Advocates for animals from shelter dogs to wild burros are being welcomed in federal agencies, Congress and even the Oval Office thanks to their new friend and secret weapon, Lara Trump, the president’s daughter-in-law and a lifelong champion of critters.

Animal groups credit Trump’s advocacy and connection to the White House for reversing euthanasia plans for horses and burros on federal lands, policing puppy mills and speeding approval of a “pets for vets” program to team shelter dogs with ailing war veterans.

“She’s been an invaluable advocate in raising issues at the highest levels of the White House and with the executive agencies and she has given the issue considerable credibility with major decision makers,” said her key ally, Wayne Pacelle, president of the Humane Society of the United States.

“To be able to use her profile has been great,” added Republican Rep. Ron DeSantis, author of the bipartisan PAWS Act of 2017 to link vets with pets. “She’s genuinely interested in this.”

Trump, who is married to Eric Trump, has moved quickly to establish herself as key animal advocate on the federal level, meeting with officials at the Departments of Interior, Agriculture, and Veterans Affairs. Since meeting Pacelle through a mutual friend, they’ve teamed up to advance their issues.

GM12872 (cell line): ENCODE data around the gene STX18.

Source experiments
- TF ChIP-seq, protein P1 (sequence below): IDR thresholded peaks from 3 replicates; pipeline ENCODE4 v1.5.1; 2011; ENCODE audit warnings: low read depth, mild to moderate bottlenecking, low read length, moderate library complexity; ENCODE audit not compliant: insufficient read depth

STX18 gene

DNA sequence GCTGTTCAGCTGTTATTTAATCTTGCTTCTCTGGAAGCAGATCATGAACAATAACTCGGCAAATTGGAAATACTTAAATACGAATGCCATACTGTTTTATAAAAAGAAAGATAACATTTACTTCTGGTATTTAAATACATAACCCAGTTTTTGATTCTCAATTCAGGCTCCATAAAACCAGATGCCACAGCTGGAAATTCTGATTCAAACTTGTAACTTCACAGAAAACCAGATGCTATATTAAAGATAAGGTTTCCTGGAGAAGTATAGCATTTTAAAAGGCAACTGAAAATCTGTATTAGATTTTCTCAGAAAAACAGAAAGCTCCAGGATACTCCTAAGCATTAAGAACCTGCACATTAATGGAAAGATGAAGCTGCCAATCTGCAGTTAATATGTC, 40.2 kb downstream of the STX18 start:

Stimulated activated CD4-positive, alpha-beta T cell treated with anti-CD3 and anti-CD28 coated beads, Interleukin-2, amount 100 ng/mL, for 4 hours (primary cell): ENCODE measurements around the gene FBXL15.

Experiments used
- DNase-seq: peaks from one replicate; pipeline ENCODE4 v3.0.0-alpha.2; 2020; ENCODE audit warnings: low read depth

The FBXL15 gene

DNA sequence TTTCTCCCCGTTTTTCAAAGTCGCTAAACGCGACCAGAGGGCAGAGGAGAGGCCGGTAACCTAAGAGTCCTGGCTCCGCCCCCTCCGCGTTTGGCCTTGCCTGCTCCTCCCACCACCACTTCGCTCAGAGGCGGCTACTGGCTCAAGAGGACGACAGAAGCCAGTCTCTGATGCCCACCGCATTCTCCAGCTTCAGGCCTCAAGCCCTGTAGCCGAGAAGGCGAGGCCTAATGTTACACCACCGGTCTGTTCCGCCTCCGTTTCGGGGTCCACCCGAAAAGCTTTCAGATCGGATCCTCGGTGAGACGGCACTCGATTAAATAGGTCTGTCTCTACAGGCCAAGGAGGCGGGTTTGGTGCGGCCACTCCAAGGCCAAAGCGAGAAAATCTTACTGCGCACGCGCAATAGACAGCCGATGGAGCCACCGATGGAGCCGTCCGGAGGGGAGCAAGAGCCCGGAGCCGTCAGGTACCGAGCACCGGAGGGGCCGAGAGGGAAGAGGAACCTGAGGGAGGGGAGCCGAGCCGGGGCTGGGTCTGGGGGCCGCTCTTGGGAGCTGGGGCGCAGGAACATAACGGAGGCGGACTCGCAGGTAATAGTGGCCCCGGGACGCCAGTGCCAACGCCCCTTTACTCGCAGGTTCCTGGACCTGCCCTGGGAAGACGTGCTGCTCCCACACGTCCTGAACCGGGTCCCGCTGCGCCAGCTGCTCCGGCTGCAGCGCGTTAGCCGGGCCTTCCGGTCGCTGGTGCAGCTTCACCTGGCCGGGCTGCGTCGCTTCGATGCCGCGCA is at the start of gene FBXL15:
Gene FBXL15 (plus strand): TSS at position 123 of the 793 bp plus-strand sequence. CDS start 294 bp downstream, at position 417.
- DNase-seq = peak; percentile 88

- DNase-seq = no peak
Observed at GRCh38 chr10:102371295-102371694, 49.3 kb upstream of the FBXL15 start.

Her role emerged this month when she and Trump adviser Kellyanne Conway hosted a West Wing meeting to push the pets for vets issue with Congress and federal agencies. During the meeting, she advocated for a public-private partnership, which the Humane Society is set to lead in a deal with VA.

“If we can do it at no or little cost to the taxpayer due to the approach of creating public-private partnerships and new synergies, then all the better,” she told Secrets. “Our Pets-for-Vets concept is designed to connect pets with vets and to scale it in a way that promotes mental health and animal welfare,” she added.

She has also met with Interior Secretary Ryan Zinke on saving some 70,000 horses and burros on Bureau of Land Management land in the West. He told Secrets, “The humane and ethical treatment of our iconic wild horses is a big concern, and last month Interior hosted the first of its kind meeting with animal rights advocates. This forum allowed all parties to come to the table to start a dialogue so we can all work together to address the challenges faced by both wild horses and our public lands.”

Pacelle said that Trump isn’t just pushing the easy issues, like pets for vets. “While this issue itself is among the least controversial, she has waded into other issues where there are definitely opponents of what we are trying to do,” he said.

“She’s very real about it. She’s got a passion and this is the mark that she wants to leave,” added Pacelle.

Paul Bedard, the Washington Examiner's "Washington Secrets" columnist, can be contacted at pbedard@washingtonexaminer.com